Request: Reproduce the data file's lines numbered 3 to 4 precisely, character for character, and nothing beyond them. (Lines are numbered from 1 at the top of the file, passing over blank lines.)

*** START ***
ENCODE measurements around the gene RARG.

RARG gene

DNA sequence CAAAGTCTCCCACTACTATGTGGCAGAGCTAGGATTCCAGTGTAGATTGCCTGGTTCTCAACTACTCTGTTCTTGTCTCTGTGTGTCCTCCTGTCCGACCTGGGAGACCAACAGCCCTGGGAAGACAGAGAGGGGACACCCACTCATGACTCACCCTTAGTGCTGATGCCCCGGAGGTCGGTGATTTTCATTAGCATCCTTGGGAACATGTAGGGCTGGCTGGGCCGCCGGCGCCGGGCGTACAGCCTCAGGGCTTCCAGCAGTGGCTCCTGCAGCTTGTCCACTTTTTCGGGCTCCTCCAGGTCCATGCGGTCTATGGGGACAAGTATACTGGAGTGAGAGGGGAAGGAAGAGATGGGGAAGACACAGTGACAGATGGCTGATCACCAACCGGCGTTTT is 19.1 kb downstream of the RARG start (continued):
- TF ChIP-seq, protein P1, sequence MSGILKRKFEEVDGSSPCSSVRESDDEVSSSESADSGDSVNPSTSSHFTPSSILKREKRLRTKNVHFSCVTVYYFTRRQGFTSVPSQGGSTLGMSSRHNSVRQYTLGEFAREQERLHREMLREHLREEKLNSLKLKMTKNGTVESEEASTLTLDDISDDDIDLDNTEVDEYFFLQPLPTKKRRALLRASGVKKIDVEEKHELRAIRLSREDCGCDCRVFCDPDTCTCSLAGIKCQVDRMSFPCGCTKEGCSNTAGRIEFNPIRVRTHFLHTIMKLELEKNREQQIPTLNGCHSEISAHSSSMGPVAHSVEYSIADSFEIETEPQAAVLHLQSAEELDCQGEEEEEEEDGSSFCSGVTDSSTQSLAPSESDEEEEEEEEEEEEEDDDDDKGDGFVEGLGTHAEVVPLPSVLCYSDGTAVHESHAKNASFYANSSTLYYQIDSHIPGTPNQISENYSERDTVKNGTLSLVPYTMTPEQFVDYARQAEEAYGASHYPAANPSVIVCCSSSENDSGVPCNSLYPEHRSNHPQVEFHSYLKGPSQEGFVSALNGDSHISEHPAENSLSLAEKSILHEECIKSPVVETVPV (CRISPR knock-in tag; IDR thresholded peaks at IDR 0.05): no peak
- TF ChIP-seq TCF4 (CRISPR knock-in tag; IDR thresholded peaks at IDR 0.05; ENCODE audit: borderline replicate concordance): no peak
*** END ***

DNA sequence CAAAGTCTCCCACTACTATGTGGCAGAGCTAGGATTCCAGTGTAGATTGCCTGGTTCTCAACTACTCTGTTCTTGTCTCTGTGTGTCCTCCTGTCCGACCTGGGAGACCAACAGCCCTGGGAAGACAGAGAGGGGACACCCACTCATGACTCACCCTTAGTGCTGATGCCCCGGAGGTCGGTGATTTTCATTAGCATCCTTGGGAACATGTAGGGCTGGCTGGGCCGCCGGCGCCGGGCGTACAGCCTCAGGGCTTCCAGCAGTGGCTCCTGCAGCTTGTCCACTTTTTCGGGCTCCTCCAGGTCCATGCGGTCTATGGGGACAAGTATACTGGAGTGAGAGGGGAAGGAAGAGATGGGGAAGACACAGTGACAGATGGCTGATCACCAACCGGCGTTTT is 19.1 kb downstream of the RARG start (continued):
- TF ChIP-seq, protein P1, sequence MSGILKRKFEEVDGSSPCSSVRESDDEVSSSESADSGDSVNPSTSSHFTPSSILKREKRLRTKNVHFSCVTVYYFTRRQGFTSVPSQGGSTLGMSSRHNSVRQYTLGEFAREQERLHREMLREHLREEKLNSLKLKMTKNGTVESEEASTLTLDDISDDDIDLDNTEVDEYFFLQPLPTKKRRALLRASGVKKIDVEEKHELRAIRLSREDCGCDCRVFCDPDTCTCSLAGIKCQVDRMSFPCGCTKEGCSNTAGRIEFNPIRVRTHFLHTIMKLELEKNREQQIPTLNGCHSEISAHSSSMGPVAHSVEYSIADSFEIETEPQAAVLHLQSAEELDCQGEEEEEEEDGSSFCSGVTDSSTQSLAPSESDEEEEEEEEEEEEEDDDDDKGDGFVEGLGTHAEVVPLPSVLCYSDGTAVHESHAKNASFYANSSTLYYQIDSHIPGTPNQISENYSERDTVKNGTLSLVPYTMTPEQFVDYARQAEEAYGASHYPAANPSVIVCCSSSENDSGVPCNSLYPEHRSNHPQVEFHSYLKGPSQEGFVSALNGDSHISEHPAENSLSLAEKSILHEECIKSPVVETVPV (CRISPR knock-in tag; IDR thresholded peaks at IDR 0.05): no peak